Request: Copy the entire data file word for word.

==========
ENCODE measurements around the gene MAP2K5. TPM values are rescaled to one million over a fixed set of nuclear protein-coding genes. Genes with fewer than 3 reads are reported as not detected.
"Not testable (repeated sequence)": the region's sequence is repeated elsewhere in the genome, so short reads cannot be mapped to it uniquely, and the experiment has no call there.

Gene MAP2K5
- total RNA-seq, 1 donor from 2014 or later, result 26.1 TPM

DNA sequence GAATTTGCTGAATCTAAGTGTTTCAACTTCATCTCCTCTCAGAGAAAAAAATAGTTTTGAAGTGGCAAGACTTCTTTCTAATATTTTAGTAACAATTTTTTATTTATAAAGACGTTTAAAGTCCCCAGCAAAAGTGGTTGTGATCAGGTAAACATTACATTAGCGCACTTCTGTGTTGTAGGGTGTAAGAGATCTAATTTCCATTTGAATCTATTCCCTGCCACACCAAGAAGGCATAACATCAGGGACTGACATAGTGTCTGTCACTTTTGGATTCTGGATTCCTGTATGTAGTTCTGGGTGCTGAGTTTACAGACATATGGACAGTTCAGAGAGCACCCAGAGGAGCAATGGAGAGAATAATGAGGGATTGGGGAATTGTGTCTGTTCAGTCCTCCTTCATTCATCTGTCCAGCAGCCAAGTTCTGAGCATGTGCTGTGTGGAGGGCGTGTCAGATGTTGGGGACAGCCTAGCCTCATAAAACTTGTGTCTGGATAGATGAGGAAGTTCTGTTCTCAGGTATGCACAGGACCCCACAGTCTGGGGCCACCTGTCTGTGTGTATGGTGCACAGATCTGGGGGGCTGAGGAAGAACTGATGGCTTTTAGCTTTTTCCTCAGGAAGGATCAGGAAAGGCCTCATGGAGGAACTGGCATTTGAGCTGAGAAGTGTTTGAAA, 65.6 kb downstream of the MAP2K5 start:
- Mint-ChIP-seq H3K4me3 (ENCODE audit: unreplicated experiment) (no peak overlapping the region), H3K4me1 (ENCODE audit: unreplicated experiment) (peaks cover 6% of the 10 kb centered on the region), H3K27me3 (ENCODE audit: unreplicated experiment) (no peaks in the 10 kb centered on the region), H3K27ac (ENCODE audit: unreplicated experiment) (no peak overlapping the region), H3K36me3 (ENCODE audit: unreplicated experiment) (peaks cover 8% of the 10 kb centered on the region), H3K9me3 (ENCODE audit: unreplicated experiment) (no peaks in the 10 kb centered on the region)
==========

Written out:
ENCODE measurements around the gene MAP2K5. TPM values are rescaled to one million over a fixed set of nuclear protein-coding genes. Genes with fewer than 3 reads are reported as not detected.
"Not testable (repeated sequence)": the region's sequence is repeated elsewhere in the genome, so short reads cannot be mapped to it uniquely, and the experiment has no call there.

Gene MAP2K5
- total RNA-seq, 1 donor from 2014 or later, result 26.1 TPM

DNA sequence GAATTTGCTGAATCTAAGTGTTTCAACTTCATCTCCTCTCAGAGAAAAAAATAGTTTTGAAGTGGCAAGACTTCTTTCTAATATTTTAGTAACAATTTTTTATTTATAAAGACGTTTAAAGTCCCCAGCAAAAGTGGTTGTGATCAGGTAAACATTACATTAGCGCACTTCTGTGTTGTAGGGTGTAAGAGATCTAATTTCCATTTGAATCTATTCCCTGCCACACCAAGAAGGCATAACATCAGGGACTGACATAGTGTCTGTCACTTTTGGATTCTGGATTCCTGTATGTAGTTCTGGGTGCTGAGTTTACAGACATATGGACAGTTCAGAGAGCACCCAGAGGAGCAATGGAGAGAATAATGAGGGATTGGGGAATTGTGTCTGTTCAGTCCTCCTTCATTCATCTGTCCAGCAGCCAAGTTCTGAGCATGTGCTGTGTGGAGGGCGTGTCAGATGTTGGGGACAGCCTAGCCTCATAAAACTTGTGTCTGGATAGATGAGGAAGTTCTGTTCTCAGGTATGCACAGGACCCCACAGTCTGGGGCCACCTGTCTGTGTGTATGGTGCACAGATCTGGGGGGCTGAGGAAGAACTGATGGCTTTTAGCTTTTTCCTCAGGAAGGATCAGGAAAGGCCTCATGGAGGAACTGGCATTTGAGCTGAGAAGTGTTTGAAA, 65.6 kb downstream of the MAP2K5 start:
- Mint-ChIP-seq H3K4me3 (ENCODE audit: unreplicated experiment) (no peak overlapping the region), H3K4me1 (ENCODE audit: unreplicated experiment) (peaks cover 6% of the 10 kb centered on the region), H3K27me3 (ENCODE audit: unreplicated experiment) (no peaks in the 10 kb centered on the region), H3K27ac (ENCODE audit: unreplicated experiment) (no peak overlapping the region), H3K36me3 (ENCODE audit: unreplicated experiment) (peaks cover 8% of the 10 kb centered on the region), H3K9me3 (ENCODE audit: unreplicated experiment) (no peaks in the 10 kb centered on the region)